A growing number of adults in the United States are turning to the Internet for information about health conditions, physicians and hospitals. Research (.pdf) conducted by the Pew Internet & American Life Project shows an estimated 15 percent of health-care consumers compare hospitals before making a selection and 30 percent compare doctors online before making an appointment. In searching for medical information online, a significant number of patients are engaging on physician-rating websites and a contingent of them are leaving feedback about their health-care experiences, according a recent survey (.pdf) conducted by Deloitte.
Few large-scale studies have been conducted to assess the content and rating methods of these physician-rating sites. And so, to better understand information provided on such websites, Stanford researchers and colleagues used Google Trends to identify the most commonly visited physician-ratings websites that have user-generated content, evaluated the content characteristics of each site to rate physicians and analyzed 4,999 individual online ratings of physicians.
The researchers, whose findings were recently published in the Journal of Medical Internet Research, found that overall most patients give physicians a favorable rating on online physician-rating sites but that the optimal content, structure and rating methods of these sites deserve further study.
Interested to know more about the study, I contacted Bassam Kadry, MD, an instructor of anesthesia at the School of Medicine and senior author of the study. Below he discusses the motivation for studying these websites and the potential role of such sites in advancing the conversation about quality of care for patients.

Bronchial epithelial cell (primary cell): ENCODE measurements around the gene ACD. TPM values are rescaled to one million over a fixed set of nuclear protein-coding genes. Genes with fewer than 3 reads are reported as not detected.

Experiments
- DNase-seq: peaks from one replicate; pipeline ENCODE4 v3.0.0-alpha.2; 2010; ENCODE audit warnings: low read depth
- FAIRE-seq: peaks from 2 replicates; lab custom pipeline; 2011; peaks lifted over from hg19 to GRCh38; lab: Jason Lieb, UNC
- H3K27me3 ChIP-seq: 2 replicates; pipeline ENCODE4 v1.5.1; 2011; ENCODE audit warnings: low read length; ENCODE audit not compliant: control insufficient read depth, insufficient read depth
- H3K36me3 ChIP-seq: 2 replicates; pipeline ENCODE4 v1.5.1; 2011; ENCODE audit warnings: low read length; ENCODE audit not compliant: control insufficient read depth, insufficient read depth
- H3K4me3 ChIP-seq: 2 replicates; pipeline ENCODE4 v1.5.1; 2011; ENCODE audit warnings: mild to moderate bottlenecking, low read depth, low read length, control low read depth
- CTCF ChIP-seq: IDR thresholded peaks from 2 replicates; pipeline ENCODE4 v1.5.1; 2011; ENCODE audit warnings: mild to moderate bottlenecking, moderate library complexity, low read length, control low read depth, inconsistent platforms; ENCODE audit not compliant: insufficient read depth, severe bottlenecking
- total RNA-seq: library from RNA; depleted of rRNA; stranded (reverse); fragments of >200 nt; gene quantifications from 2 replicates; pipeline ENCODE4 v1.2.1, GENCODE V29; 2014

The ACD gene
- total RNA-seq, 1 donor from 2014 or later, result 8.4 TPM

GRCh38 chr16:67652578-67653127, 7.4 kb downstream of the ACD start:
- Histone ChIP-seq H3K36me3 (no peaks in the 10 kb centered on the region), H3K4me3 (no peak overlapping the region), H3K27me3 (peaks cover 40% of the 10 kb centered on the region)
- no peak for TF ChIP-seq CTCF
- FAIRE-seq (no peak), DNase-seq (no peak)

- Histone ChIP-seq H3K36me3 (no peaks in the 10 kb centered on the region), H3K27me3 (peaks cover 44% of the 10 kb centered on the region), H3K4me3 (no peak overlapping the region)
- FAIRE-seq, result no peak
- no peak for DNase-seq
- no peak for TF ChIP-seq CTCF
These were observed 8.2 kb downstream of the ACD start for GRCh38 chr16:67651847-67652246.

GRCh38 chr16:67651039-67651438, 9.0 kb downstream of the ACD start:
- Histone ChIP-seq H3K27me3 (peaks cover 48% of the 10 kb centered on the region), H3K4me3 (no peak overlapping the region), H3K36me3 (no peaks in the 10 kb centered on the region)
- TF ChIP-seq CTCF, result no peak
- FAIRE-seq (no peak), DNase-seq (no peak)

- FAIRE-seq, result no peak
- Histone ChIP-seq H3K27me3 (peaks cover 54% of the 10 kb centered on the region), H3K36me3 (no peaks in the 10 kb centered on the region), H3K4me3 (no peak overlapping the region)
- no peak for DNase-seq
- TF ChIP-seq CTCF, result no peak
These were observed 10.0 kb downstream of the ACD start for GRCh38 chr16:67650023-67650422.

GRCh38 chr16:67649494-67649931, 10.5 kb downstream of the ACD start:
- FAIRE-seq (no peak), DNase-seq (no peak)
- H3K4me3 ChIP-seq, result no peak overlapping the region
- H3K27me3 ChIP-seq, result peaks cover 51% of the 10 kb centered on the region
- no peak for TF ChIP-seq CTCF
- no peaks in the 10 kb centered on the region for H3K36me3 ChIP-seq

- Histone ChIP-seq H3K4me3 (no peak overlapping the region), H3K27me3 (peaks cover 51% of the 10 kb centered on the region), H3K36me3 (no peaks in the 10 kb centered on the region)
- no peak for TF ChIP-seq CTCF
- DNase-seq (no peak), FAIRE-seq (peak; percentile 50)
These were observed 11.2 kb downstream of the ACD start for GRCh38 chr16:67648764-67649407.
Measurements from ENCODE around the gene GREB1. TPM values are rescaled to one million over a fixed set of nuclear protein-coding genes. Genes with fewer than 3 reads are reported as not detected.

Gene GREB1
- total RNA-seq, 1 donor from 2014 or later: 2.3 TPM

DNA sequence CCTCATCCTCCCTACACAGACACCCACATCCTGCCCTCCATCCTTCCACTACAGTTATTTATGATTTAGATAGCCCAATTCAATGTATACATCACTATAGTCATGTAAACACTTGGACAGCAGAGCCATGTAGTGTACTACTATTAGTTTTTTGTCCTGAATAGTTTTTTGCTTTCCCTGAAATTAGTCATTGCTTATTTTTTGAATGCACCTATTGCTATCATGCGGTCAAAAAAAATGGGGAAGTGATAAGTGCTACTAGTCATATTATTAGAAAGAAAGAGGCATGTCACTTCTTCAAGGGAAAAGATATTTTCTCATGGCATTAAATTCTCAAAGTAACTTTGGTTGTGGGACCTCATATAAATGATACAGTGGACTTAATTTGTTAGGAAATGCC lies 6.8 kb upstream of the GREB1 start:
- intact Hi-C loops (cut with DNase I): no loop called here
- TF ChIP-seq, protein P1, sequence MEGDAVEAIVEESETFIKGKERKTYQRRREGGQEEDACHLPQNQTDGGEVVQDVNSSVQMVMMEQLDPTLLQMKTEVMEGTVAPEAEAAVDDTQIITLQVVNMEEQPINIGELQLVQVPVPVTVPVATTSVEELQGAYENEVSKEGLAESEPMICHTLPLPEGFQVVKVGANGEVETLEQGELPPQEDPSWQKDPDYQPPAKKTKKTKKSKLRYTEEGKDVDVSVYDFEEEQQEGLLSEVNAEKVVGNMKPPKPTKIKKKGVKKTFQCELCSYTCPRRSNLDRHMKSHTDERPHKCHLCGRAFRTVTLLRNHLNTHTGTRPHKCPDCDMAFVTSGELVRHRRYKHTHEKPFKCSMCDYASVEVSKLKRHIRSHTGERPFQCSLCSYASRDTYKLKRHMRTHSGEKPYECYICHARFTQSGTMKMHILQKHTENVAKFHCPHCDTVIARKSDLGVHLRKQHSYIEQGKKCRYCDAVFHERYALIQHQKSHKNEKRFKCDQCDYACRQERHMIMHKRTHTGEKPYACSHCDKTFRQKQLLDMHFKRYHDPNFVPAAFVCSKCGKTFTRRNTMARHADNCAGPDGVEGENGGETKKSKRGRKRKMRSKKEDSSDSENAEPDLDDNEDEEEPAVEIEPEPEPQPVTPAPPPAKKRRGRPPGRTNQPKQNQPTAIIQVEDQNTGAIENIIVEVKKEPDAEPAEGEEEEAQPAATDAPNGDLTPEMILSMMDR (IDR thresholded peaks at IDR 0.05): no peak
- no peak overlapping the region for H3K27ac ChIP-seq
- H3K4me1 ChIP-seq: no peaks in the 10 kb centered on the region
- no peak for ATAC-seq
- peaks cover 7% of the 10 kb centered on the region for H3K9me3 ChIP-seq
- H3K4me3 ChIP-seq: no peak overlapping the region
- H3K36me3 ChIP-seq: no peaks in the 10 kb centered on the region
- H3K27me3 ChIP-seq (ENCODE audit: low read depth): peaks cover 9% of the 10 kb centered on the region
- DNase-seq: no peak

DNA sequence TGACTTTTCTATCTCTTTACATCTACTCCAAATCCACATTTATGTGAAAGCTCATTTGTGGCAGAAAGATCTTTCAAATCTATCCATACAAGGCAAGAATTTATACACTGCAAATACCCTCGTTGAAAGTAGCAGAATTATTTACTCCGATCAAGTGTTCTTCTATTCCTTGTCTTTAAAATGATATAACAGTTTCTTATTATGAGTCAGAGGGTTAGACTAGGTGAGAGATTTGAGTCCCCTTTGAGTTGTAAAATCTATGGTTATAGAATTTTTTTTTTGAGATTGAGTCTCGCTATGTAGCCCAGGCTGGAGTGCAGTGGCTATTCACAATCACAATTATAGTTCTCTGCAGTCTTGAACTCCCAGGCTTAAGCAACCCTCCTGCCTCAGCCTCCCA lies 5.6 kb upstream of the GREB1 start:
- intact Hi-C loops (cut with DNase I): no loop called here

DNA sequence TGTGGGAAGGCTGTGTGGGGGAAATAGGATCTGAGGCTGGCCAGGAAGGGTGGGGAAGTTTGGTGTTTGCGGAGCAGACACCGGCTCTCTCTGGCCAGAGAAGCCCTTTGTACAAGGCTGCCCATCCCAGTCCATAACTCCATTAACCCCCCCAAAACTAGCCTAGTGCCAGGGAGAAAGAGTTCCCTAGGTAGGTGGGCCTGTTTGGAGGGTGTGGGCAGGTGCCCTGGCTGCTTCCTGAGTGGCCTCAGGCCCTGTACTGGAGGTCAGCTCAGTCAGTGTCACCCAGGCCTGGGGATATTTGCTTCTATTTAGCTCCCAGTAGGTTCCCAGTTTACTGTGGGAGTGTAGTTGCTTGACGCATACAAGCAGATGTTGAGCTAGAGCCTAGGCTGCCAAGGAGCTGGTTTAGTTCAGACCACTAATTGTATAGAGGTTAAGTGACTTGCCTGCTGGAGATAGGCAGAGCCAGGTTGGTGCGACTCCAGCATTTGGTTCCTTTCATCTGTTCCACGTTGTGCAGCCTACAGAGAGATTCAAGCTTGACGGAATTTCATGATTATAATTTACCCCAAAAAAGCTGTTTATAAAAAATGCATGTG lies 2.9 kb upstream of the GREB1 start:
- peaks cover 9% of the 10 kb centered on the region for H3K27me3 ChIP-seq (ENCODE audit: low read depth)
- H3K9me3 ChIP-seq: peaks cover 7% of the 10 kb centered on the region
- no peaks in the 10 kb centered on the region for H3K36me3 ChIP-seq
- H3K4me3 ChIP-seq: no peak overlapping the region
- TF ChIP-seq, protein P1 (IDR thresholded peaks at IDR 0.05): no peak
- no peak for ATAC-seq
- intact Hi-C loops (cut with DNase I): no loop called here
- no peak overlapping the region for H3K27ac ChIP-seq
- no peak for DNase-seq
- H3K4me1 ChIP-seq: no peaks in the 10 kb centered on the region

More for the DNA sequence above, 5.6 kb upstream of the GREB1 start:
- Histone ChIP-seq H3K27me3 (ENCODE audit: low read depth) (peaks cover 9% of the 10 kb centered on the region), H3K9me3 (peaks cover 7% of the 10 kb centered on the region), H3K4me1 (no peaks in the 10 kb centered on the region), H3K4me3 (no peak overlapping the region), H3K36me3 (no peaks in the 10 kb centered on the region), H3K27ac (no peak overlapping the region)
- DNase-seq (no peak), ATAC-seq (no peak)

What was the catalyst for launching this study?
Even as a physician it is hard to know who is a good doctor. This is especially true if someone is "shopping" for a surgeon to do a specific procedure. Sadly, we know more about what TV to buy or which athlete is better than we know about what physician to go to for our specific needs. Ultimately, what drove me was curiosity. I know it is an important topic and I just didn't know the answer to the questions asked.
If consumer driven health-care is to become a reality, patients need to have access to information that includes more than just satisfaction but also quality and cost. Patient satisfaction is important but to improve quality and decrease cost we have to at the very least start measuring these metrics accurately. Ultimately if we can't measure it, we can't manage it.
Why is the issue of physician-rating websites becoming more important in the overall discussion of quality for care for hospitals and doctors?
Currently, I would be cautious about using the current paradigm of physician-rating websites for any meaningful decisions. They don't offer enough information to allow people to make choices relevant to their specific needs. There would be much more value if patients had access to more meaningful data such as volume of care for a specific surgery, relevant clinical outcomes and actual costs.